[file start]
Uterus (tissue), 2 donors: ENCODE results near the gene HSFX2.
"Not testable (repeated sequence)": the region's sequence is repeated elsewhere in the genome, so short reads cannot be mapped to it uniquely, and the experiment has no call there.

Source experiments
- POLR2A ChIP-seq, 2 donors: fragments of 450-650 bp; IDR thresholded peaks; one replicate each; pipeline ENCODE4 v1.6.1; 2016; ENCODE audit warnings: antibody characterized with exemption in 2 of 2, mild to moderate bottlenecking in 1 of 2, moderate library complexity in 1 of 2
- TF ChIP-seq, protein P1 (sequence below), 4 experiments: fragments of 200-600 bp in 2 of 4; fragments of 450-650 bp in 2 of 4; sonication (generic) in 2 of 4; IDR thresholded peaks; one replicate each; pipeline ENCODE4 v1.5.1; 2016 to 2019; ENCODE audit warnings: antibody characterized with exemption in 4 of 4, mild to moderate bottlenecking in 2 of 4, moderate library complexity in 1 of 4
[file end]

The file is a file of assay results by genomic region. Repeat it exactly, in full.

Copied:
Uterus (tissue), 2 donors: ENCODE results near the gene HSFX2.
"Not testable (repeated sequence)": the region's sequence is repeated elsewhere in the genome, so short reads cannot be mapped to it uniquely, and the experiment has no call there.

Source experiments
- POLR2A ChIP-seq, 2 donors: fragments of 450-650 bp; IDR thresholded peaks; one replicate each; pipeline ENCODE4 v1.6.1; 2016; ENCODE audit warnings: antibody characterized with exemption in 2 of 2, mild to moderate bottlenecking in 1 of 2, moderate library complexity in 1 of 2
- TF ChIP-seq, protein P1 (sequence below), 4 experiments: fragments of 200-600 bp in 2 of 4; fragments of 450-650 bp in 2 of 4; sonication (generic) in 2 of 4; IDR thresholded peaks; one replicate each; pipeline ENCODE4 v1.5.1; 2016 to 2019; ENCODE audit warnings: antibody characterized with exemption in 4 of 4, mild to moderate bottlenecking in 2 of 4, moderate library complexity in 1 of 4